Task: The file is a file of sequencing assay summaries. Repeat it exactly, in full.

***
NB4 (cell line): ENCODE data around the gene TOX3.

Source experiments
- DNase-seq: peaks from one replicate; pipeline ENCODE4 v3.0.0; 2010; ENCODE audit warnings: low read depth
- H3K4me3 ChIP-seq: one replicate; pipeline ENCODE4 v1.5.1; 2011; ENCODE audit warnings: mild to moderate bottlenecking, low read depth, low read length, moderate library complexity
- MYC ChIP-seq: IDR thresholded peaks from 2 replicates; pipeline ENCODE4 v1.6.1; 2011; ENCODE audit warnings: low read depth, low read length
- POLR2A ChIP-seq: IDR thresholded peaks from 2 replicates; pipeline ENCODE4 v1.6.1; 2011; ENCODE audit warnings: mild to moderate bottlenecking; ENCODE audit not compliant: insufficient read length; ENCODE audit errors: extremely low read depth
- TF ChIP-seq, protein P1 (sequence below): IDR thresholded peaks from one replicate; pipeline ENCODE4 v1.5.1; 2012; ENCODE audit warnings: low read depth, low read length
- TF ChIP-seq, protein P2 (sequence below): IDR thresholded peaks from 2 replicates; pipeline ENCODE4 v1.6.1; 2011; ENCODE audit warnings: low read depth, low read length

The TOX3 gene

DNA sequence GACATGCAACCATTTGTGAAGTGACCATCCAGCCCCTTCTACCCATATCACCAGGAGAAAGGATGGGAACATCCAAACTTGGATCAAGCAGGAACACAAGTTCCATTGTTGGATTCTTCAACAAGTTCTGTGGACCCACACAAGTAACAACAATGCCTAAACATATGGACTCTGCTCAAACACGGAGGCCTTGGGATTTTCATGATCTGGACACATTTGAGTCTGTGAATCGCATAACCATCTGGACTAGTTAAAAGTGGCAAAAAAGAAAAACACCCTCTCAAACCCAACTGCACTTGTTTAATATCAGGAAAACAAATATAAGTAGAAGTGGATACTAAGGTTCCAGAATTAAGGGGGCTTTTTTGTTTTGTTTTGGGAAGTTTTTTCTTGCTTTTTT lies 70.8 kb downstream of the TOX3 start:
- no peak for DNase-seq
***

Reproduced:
NB4 (cell line): ENCODE data around the gene TOX3.

Source experiments
- DNase-seq: peaks from one replicate; pipeline ENCODE4 v3.0.0; 2010; ENCODE audit warnings: low read depth
- H3K4me3 ChIP-seq: one replicate; pipeline ENCODE4 v1.5.1; 2011; ENCODE audit warnings: mild to moderate bottlenecking, low read depth, low read length, moderate library complexity
- MYC ChIP-seq: IDR thresholded peaks from 2 replicates; pipeline ENCODE4 v1.6.1; 2011; ENCODE audit warnings: low read depth, low read length
- POLR2A ChIP-seq: IDR thresholded peaks from 2 replicates; pipeline ENCODE4 v1.6.1; 2011; ENCODE audit warnings: mild to moderate bottlenecking; ENCODE audit not compliant: insufficient read length; ENCODE audit errors: extremely low read depth
- TF ChIP-seq, protein P1 (sequence below): IDR thresholded peaks from one replicate; pipeline ENCODE4 v1.5.1; 2012; ENCODE audit warnings: low read depth, low read length
- TF ChIP-seq, protein P2 (sequence below): IDR thresholded peaks from 2 replicates; pipeline ENCODE4 v1.6.1; 2011; ENCODE audit warnings: low read depth, low read length

The TOX3 gene

DNA sequence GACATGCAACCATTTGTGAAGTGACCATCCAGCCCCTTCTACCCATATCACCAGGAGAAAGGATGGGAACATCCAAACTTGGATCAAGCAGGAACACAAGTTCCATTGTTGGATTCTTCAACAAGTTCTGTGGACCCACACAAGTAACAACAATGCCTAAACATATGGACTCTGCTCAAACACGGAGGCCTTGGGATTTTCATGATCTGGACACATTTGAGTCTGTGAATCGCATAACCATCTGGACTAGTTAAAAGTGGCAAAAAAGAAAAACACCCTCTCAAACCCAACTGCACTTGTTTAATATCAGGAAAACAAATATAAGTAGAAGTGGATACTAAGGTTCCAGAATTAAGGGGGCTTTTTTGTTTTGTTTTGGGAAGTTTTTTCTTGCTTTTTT lies 70.8 kb downstream of the TOX3 start:
- no peak for DNase-seq